During the height of the season, a “mulberry crew” of about eight to 10 people will gather the fruit daily. The berries are picked off the nets, one by one, and immediately placed in retail packaging, there in the orchard.
Courchesne said Frog Hollow Farm sells nearly half its crop to Whole Foods in Northern California.
“They send a cold, refrigerated truck to pick them up two or three times a week,” Courchesne said.
Frog Hollow Farm takes the remaining mulberries to a farmers market or sends them to its customers as part of its community supported agriculture network. The fresh mulberries they sell go for about $7 for 5 ounces.
While mulberries are not widely sold at grocery stores in the United States, they are more easily purchased in other countries.
“When I was in Thailand, fresh mulberries were very common in local, community-based, markets, but the U.S. is sadly not set up in that fashion,” said Mark Travis over email. He’s a mulberry expert based in Gainesville, Florida, and the creator of the Growing Mulberry website.
Travis said that based on his experiences, the berries that arrived at the markets in Thailand were “very fresh.”
“They do have larger markets that sell an array of packaged goods, but smaller markets and produce stands are extremely plentiful,” he said.
Why can’t we have mulberry products?
So now we know why fresh mulberries are largely absent at our markets. However, Travis raises an interesting point: Why don’t we have more frozen mulberries? Or even dried mulberries or mulberry-based beverages?
Frog Hollow Farm, at least, sells frozen mulberries on its website. (Three 10-ounce bags cost about $72, or $2.4 an ounce.)
Even if you end up drying or freezing mulberries, harvesting the fruit will still be difficult because they’re so fragile, Courchesne of Frog Hollow Farm said.
Miguel Gómez, a food marketing professor at Cornell University, also pointed out not many consumers are familiar with mulberries.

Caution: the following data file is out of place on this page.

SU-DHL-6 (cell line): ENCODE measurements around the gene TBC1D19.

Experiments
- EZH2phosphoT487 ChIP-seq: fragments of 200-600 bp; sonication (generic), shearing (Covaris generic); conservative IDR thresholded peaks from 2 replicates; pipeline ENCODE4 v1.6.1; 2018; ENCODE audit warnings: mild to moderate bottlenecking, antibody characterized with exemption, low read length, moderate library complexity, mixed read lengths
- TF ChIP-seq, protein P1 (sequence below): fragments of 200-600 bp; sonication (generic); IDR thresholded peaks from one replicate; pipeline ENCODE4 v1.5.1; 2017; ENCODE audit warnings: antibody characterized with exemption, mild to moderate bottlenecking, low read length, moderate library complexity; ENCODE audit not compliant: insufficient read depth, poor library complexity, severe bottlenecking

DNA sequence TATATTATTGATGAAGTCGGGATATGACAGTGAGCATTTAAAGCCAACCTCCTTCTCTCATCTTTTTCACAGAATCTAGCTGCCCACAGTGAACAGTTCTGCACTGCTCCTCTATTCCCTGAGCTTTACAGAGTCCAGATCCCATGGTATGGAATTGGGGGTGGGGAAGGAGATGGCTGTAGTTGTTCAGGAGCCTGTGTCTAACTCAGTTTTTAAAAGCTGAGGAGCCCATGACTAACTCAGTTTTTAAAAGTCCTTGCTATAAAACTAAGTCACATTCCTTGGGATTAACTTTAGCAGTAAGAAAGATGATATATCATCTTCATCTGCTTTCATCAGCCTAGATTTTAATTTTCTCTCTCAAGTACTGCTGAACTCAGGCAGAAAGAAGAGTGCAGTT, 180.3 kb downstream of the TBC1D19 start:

Fruits like blueberries or strawberries, which are easier and cheaper to produce in larger quantities, are readily available, he said.
It’s kind of like a chicken-and-egg scenario, Gómez said. The demand for mulberries isn’t high enough for farmers to justify producing large-enough quantities of the fruit to sell in stores, but perhaps the demand isn’t high enough because they aren’t produced and sold in large enough amounts to become well-known among the public.
The popularity of a fruit or vegetable isn’t always organic — take pomegranates and kale. Gómez said that clever marketers saw their potential and invested a lot of time and money to educate consumers about their benefits and different ways to consume them.
Gómez said it will take an “entrepreneurial mindset” to develop the market for mulberries, but he thinks consumers would love them if they were more readily available — whether fresh, dried, processed or frozen.
Doolin of Lakeland, Florida, thinks people are starting to appreciate the mulberry.
“It’s had a bad rap. For years, it was like, ‘Oh, don’t plant those weeds,’” Doolin said. “I think word’s getting out about how delicious this fruit really is, and how easy it is to grow.”